Friday

28th Jul 2017

Italy to impose tough rules on NGOs

  • The Italian draft code imposes an absolute ban on the entry of NGOs into Libyan waters. (Photo: Flickr)

Italy is set to reveal an 11-point code of conduct to restrict NGO rescues in the Mediterranean sea. Those that fail to comply will be banned from disembarking rescued people at Italian ports, according to a draft copy of the proposal.

The issue is part of a wider Italian-led campaign following failed appeals by Rome to get help from other EU member states.

In Trieste on Wednesday (12 July), at a conference on the Western Balkans, Italian prime minister Paolo Gentiloni repeated the appeal, telling leaders from France and Germany that migration needs to be "shared by all the EU."

Most rescues take place near the Libyan coastline which is, in part, due to EU-led operations to seize and destroy boats used by migrants.

Aside from requiring NGOs to reveal all sources of financing for their rescue efforts, the draft code imposes an absolute ban on the entry of NGOs into Libyan waters.

Sea rescues will instead be carried out by an ill-equipped Libyan coast guard, with those plucked from the waters likely ending up in a Libyan detention centre.

Police officers will be allowed to board NGOs' ships to investigate human trafficking. Any information of "info-investigative interest", will have to be handed over to the authorities.

Sending light signals or making any telephone calls that might help migrants will be banned, and on-board transponders will have to be switched on at all times to enable tracking.

Except in cases of emergency, NGOs will not be allowed to offload anyone to other ships at sea.

Additional administrative measures will also be imposed, requiring the charities to obtain certification to prove that their boats are up to technical standards.

Failed EU policies

Marco Bertotto, from Doctors without Borders (MSF) in Italy, said that such moves are part of wider failures in EU migration policy.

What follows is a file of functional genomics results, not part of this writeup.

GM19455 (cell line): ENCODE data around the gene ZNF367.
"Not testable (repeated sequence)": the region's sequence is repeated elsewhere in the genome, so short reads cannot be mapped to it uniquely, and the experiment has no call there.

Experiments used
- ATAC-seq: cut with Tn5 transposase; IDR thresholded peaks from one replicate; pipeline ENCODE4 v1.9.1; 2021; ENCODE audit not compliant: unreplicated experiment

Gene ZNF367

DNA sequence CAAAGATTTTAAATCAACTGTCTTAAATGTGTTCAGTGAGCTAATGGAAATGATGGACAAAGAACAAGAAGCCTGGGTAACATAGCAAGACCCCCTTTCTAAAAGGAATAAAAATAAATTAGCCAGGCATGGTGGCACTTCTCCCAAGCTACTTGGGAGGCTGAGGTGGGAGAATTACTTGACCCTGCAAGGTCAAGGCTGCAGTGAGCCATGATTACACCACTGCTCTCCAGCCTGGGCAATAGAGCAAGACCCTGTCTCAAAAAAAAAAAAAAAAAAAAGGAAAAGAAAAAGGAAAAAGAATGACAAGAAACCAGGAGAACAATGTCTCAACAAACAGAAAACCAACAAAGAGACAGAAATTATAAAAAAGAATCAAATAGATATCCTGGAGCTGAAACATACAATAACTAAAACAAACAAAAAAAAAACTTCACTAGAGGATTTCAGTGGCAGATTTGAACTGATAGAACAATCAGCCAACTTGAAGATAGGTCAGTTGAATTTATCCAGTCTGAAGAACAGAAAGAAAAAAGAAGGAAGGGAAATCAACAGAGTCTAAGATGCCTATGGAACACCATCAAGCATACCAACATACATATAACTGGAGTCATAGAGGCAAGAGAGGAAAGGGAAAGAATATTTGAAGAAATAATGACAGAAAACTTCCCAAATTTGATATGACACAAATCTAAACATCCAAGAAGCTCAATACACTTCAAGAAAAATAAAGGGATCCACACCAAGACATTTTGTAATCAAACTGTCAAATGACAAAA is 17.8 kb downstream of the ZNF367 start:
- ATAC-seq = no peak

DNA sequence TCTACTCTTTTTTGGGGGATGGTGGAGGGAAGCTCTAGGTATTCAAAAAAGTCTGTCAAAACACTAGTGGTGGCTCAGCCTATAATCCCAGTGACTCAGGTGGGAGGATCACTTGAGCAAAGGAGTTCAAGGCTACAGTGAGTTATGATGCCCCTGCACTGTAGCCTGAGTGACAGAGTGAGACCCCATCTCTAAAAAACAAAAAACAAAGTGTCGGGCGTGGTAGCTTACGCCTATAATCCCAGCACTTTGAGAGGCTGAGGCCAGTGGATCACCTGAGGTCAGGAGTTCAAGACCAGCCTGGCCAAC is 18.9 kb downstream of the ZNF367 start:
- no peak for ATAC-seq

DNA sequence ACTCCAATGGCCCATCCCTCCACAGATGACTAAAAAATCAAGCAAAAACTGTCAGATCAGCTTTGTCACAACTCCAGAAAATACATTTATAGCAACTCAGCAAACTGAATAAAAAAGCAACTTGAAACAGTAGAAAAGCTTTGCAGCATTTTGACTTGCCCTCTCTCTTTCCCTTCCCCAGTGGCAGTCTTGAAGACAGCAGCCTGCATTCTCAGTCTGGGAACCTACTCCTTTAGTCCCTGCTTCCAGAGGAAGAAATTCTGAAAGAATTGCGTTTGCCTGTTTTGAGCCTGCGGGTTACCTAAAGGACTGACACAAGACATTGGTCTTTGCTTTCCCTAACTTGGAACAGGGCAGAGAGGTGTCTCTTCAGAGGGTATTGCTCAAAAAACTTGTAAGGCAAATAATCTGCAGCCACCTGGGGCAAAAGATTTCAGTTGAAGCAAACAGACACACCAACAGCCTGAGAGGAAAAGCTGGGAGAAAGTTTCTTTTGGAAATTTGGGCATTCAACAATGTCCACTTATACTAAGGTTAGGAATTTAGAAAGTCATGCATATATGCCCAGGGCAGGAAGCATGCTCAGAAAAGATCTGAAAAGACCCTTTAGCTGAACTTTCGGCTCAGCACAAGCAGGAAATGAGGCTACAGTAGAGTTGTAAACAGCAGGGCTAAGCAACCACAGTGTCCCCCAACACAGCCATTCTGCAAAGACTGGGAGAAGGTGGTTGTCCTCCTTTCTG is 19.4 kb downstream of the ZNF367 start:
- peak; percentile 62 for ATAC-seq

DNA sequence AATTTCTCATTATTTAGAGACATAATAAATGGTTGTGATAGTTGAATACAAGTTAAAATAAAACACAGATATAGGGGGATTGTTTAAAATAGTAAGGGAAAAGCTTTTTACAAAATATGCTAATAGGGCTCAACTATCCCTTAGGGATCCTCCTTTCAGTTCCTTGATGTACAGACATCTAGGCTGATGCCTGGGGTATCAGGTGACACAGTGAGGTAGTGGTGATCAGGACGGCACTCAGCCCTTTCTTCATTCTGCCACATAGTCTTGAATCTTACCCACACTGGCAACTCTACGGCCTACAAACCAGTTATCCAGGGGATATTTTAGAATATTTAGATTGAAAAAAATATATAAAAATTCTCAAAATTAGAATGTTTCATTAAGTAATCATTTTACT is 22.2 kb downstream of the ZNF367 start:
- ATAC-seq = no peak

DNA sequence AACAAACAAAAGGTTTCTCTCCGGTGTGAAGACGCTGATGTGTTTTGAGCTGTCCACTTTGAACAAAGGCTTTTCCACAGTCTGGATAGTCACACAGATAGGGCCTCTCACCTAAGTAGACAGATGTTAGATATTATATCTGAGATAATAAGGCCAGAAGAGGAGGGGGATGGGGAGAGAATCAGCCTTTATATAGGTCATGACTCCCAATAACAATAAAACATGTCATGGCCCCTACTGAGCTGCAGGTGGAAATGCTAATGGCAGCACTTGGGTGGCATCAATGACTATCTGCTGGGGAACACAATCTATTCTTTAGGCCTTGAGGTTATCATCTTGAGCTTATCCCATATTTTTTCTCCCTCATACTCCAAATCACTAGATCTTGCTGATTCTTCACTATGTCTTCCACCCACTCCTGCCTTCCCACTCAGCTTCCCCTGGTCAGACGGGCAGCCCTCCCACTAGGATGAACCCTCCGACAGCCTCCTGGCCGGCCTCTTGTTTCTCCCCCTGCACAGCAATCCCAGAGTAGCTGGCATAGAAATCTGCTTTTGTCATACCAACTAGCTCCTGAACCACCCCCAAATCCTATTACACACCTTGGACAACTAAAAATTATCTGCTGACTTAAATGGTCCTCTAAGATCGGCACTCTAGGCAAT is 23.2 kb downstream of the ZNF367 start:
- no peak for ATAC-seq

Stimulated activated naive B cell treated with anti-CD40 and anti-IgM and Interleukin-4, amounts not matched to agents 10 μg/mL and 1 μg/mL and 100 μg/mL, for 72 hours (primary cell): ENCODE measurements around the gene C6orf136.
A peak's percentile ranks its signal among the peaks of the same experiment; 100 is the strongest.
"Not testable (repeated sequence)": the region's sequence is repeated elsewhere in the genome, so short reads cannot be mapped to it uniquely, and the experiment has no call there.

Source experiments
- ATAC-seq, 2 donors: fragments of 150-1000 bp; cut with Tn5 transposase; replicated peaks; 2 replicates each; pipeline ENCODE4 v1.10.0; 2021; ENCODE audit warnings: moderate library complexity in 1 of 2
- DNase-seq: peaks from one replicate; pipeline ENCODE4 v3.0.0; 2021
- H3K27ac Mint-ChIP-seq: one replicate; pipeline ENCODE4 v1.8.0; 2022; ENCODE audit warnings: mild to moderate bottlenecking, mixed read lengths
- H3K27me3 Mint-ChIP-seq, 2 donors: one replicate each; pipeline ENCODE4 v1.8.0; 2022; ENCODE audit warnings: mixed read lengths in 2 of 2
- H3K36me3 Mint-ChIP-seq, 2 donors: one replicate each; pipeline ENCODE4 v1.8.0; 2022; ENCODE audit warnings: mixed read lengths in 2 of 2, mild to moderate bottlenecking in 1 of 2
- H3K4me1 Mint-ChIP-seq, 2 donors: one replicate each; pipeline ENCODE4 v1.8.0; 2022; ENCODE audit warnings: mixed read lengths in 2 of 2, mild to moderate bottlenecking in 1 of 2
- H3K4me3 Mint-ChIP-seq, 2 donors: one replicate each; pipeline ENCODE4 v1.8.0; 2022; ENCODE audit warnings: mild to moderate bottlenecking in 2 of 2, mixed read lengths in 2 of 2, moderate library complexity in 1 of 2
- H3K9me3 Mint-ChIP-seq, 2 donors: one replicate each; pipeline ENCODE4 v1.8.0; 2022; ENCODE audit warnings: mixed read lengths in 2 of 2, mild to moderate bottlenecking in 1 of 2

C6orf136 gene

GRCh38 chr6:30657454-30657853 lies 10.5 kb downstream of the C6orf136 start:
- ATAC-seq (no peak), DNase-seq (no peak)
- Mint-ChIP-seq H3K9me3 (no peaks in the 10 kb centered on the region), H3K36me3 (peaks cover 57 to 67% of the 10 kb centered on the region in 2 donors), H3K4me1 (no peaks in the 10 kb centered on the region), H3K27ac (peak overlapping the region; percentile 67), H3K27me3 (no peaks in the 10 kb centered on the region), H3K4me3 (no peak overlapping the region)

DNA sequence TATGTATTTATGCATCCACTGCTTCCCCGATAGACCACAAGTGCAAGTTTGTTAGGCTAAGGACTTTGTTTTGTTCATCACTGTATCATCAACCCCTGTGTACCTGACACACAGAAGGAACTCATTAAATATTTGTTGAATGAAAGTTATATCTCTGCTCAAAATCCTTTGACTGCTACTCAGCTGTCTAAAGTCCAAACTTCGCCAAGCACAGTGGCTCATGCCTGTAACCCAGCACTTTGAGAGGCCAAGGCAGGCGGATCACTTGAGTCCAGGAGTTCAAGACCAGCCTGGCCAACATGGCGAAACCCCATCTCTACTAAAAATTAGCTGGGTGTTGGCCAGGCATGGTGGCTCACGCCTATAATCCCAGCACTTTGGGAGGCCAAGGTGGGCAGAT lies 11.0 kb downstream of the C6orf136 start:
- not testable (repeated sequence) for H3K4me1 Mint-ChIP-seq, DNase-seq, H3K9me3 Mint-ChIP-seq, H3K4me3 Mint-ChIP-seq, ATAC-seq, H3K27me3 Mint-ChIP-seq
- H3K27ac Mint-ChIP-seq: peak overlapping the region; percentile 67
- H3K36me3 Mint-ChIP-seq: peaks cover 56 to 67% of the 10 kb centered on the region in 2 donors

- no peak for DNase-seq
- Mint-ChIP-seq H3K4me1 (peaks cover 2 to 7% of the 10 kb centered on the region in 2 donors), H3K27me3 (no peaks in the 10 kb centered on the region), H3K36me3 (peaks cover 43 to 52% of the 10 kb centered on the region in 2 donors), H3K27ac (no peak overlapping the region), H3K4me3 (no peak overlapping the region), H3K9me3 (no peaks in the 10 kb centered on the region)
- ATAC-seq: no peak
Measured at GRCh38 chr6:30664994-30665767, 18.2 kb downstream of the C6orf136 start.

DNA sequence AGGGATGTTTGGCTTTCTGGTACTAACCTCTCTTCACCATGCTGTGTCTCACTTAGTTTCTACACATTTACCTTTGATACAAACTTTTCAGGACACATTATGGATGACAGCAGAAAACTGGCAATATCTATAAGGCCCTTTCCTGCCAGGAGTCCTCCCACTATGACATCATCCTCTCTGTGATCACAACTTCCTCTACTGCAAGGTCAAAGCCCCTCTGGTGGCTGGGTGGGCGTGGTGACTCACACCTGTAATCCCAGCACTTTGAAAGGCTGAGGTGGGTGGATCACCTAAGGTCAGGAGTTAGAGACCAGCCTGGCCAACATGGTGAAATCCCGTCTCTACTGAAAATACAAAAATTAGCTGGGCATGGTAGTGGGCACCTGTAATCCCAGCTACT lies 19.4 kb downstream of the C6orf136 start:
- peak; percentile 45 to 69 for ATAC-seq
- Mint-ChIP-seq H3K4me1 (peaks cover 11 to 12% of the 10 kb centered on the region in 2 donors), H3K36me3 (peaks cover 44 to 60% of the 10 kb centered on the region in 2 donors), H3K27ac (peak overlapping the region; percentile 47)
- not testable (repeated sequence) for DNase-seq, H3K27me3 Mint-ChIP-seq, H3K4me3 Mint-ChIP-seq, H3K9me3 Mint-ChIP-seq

"MSF and other NGOs being out there at sea is because Europe has failed in dealing in a humane and effective way with these problems," he told MEPs in the European Parliament's civil liberties committee on Wednesday.

Judith Sunderland, associate Europe and Central Asia director at Human Rights Watch, said the EU should instead focus on working with Italy "to enhance robust search and rescue in the waters off Libya, not limit it.”

But moves are already underway with Frontex, the EU border agency, which is set to step up its maritime surveillance throughout the central Mediterranean - where most of the migrants cross to reach Italy.

Earlier this week, the agency's director, Fabrice Leggeri, met with the Italian authorities, along with other EU states, to discuss the expansion of the agency's activities.

The aim is to come up with a new operational sea surveillance plan and further help Italy return unwanted migrants.

Over 85,000 people have arrived on Italian shores since the start of the year, with 90 percent disembarking from Libya alone. Over 2,200 have died in the attempt.

EU to scale back Greek asylum aid

The Greek government is set to take over running services provided by EU-funded NGOs for stranded migrants and asylum seekers in August. The lack of clarity and state plans for the transition is raising alarm.

EU launches legal probe into Hungary's NGO law

The European Commission says the new law is discriminatory, and interferes with the freedom of association. Hungary, which accuses the NGOs of helping illegal migration, has one month to answer.

Italy's 'nuclear option' on migrants unravels

Media has reported that Italy may issue visas to migrants to allow them to travel further north. But the plan is unlikely to work due to EU rules underpinning such decisions.

EU backs Italy on NGO rescues

The European Commission has said that the EU and Italy merely want to “better organise” migrant rescues in the Central Mediterranean.

Italy's 'nuclear option' on migrants unravels

Media has reported that Italy may issue visas to migrants to allow them to travel further north. But the plan is unlikely to work due to EU rules underpinning such decisions.

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